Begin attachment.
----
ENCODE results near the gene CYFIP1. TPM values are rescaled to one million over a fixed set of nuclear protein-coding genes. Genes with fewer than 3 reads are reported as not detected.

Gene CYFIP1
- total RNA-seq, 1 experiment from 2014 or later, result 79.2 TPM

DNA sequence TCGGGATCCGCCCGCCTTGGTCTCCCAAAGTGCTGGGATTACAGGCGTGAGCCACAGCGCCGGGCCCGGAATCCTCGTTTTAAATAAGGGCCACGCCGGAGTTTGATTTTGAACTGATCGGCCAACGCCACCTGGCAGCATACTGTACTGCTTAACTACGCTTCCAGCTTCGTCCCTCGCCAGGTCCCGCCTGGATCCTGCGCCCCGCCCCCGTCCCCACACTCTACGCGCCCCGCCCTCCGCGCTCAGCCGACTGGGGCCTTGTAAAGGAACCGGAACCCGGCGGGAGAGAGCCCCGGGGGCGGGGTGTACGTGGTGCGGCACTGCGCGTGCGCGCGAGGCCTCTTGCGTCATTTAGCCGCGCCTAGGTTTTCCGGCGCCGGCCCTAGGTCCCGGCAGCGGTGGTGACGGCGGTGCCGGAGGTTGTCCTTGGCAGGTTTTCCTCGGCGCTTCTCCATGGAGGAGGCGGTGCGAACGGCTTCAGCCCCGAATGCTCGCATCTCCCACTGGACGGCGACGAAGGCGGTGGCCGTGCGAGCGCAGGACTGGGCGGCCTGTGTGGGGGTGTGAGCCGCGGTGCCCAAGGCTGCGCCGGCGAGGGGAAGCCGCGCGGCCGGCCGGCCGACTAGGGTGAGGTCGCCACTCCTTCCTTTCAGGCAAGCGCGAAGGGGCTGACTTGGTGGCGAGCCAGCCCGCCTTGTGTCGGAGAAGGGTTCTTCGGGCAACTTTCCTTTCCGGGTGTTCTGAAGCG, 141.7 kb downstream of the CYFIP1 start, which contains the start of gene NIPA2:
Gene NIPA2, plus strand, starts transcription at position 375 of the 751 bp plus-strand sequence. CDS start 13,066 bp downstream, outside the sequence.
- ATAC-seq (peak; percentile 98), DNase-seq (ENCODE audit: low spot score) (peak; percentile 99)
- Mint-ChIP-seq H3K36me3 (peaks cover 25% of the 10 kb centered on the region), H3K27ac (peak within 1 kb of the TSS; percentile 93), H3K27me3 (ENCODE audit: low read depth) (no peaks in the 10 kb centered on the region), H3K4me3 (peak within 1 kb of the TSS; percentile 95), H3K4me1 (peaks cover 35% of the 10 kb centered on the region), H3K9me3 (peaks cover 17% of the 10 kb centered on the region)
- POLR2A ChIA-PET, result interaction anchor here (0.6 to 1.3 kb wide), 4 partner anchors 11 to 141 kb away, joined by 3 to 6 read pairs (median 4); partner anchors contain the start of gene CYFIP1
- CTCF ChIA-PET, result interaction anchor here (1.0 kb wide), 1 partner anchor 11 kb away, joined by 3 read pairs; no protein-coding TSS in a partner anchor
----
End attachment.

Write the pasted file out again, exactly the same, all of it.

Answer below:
ENCODE results near the gene CYFIP1. TPM values are rescaled to one million over a fixed set of nuclear protein-coding genes. Genes with fewer than 3 reads are reported as not detected.

Gene CYFIP1
- total RNA-seq, 1 experiment from 2014 or later, result 79.2 TPM

DNA sequence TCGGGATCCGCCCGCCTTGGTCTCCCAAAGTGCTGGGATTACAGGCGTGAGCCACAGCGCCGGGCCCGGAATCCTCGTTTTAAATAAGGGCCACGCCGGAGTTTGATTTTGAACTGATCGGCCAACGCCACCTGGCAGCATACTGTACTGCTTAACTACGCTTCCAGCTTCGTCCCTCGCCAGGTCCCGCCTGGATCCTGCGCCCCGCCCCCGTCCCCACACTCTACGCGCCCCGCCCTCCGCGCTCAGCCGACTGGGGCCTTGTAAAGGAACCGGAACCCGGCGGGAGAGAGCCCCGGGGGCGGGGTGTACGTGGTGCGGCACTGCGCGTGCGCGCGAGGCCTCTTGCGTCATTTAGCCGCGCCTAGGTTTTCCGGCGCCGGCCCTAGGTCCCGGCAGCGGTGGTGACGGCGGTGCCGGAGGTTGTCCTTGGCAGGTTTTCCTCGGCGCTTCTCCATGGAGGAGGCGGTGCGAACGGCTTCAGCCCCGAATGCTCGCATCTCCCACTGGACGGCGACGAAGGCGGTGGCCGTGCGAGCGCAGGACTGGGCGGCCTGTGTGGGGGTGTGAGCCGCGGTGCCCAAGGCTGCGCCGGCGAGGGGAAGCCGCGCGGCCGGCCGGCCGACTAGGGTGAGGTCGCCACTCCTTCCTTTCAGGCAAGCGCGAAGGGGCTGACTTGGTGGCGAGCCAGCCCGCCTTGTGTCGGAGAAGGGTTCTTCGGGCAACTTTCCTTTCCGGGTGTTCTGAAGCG, 141.7 kb downstream of the CYFIP1 start, which contains the start of gene NIPA2:
Gene NIPA2, plus strand, starts transcription at position 375 of the 751 bp plus-strand sequence. CDS start 13,066 bp downstream, outside the sequence.
- ATAC-seq (peak; percentile 98), DNase-seq (ENCODE audit: low spot score) (peak; percentile 99)
- Mint-ChIP-seq H3K36me3 (peaks cover 25% of the 10 kb centered on the region), H3K27ac (peak within 1 kb of the TSS; percentile 93), H3K27me3 (ENCODE audit: low read depth) (no peaks in the 10 kb centered on the region), H3K4me3 (peak within 1 kb of the TSS; percentile 95), H3K4me1 (peaks cover 35% of the 10 kb centered on the region), H3K9me3 (peaks cover 17% of the 10 kb centered on the region)
- POLR2A ChIA-PET, result interaction anchor here (0.6 to 1.3 kb wide), 4 partner anchors 11 to 141 kb away, joined by 3 to 6 read pairs (median 4); partner anchors contain the start of gene CYFIP1
- CTCF ChIA-PET, result interaction anchor here (1.0 kb wide), 1 partner anchor 11 kb away, joined by 3 read pairs; no protein-coding TSS in a partner anchor